Friday, November 25, 2011


This is coolbert:

"an unabashed, revisionist reexamination of the entire war"

Thanks to the National Review Online [NRO] we have extracts from an article entitled:

"The Blunders of Statesmen"

"EDITOR’S NOTE: This article is adapted from Freedom Betrayed: Herbert Hoover’s Secret History of the Second World War and Its Aftermath"

HERBERT HOOVER - - 31st President of the United States completing a self-described magnum opus work "a comprehensive, critical history of American diplomacy between the late 1930s and 1945, with emphasis on the misguided policies of President Roosevelt."

[not merely limited to the policies of President Roosevelt alone!]

Hoover having begun his magnum opus in 1944, and only finishing just prior to his death in 1964. The book never published and after almost seventy years the original version now becoming available to the public!

Those mistakes made by the political leadership of what became the western allied powers prior to, during, and in the aftermath of the Second World War [WW2]. Statesmen operating at the highest level of international diplomacy and in the opinion of Hoover much to the disadvantage of the United States as led by President Roosevelt at the time!

Eighteen mistakes, blunders, serious errors of judgment of magnitude as listed by Hoover and made available for your perusal, in the "nutshell"!

1. "The first time (of importance) that Roosevelt became lost in international statesmanship was his destruction of the 1933 World Economic Conference."

2. "Roosevelt’s second lost statesmanship was in recognition of Communist Russia in November 1933."

3. "MUNICH . . . by Munich Hitler opened the gates for consummation of his repeated determinations to invade Russia. Having gone that far in providing for the inevitable war between the dictators"

4. "The fourth abysmal loss of statesmanship was when the British and French guaranteed the independence of Poland and Rumania at the end of March 1939"

5. "The fifth major blunder in statesmanship was when Roosevelt, in the winter of 1941, threw the United States into undeclared war with Germany and Japan"

6. "In the weeks before lend-lease and its war powers were forced upon the American people, Roosevelt knew definitely of Hitler’s determination to attack Russia, and he informed the Russians of it."

7. "Indeed the greatest loss of statesmanship in all American history was the tacit American alliance and support of Communist Russia when Hitler made his attack in June 1941."

8. "The eighth gigantic error in Roosevelt's statesmanship was the total economic sanctions on Japan . . . at the end of July, 1941"

9. "The ninth time statesmanship was wholly lost was Roosevelt’s contemptuous refusal of Prime Minister [Fumimaro] Konoye’s proposals for peace in the Pacific of September, 1941"

10. "The tenth loss of statesmanship was the refusal to accept the proposals that his ambassador informed him came from the emperor of Japan for a three months’ stand-still agreement in November 1941."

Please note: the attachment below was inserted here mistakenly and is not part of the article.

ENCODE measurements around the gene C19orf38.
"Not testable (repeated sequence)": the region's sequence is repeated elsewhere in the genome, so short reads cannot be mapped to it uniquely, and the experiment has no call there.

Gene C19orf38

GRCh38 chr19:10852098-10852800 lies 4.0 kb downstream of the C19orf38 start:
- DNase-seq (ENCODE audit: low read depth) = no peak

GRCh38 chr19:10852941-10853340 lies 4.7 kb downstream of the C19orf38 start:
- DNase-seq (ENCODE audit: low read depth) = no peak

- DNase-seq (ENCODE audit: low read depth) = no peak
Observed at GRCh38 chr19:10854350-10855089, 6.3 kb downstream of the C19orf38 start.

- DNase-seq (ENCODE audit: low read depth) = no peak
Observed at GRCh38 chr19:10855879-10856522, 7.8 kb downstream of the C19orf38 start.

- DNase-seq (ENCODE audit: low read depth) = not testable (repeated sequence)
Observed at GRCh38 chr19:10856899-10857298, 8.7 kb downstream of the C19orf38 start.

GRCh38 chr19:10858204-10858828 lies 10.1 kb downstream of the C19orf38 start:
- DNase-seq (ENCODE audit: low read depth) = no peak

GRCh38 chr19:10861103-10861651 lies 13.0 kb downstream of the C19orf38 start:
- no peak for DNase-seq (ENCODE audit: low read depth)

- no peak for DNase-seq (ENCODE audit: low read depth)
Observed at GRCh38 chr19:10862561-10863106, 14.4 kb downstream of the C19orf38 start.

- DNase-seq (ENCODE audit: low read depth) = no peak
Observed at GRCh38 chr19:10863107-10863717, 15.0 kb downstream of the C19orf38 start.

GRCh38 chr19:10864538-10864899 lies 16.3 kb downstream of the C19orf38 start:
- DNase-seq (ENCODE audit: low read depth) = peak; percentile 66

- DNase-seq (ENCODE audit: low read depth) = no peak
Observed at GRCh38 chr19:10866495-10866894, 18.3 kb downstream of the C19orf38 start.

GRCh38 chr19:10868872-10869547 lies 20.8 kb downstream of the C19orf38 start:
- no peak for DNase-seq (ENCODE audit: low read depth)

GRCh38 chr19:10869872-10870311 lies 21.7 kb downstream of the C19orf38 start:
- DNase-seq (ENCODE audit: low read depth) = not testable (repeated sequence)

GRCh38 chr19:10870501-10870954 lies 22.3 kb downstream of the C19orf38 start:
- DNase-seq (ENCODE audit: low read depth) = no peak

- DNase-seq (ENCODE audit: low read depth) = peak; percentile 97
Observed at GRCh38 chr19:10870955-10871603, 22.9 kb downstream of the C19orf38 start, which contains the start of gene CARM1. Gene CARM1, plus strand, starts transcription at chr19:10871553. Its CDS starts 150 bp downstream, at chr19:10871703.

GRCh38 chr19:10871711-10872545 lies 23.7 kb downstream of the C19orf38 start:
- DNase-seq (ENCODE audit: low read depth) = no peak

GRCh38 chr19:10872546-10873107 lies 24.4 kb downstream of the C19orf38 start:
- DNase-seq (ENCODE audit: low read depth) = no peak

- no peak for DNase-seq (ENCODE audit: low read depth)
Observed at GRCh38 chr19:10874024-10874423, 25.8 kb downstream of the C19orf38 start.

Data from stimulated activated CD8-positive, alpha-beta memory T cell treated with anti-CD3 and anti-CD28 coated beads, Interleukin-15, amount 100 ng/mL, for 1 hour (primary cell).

11. "The eleventh gigantic error in Roosevelt’s statesmanship was demand for 'unconditional surrender' at Casablanca in January 1943"

12. "The twelfth error of lost statesmanship was the sacrifice of free nations (the Baltic States, East Poland, East Finland, Bessarabia, and Bukovina) at the foreign-ministers meeting at Moscow in October 1943."

13. "The thirteenth and possibly one of the greatest of all confused wanderings in Roosevelt’s and Churchill’s statesmanship was at Teheran in December 1943. Here was confirmation of the acquiescence at the Moscow Conference of the annexations; here was the acceptance of Stalin’s doctrine of a periphery 'of friendly border states' — the puppet Communist governments over seven nations"

14. "The fourteenth fatal loss of statesmanship was by Roosevelt and Churchill at Yalta in February 1945. Not only were all Stalin’s encroachments on the independence of a dozen nations ratified, but with a long series of secret agreements other malign forces were set in motion"

15. "The fifteenth time of lost statesmanship was in respect to Japan in May, June, and July 1945. Truman refused to take notice of the Japanese white flags."

16. "The sixteenth time of blind statesmanship was Truman at Potsdam . . . the Communists had their way at every consequential point. The whole Potsdam agreement was a series of ratifications and amplifications of the previous surrenders to Stalin."

17. "The seventeenth wandering of American statesmanship was Truman’s immoral order to drop the atomic bomb on the Japanese"

18. "The eighteenth series of steps in loss of statesmanship was by Truman, Marshall, and Acheson in respect to China."

Agree or disagree or unable to make up your mind is left to the devoted reader to the blog without further comment on my part.

Keep in mind too that since 1964 a considerable amount of highly classified archival material and such has been made available THE CONTENTS OF WHICH AND IMPORT WOULD NOT HAVE BEEN KNOWN TO HOOVER!

Hoover was indeed at the time of his election felt to be the one man most prepared and suited to be President of the United States. Served as President during the time of the Great Depression [1929] and is widely reviled in many circles for having done "nothing" to ameliorate suffering of the common man at the time. Is not remembered for having very ably organized and led relief and reconstruction efforts in the aftermath of both the First and Second World War.

Hoover was again indeed a controversial leader during his lifetime and now so many years after his death will be once again the subject of controversy? We shall see!


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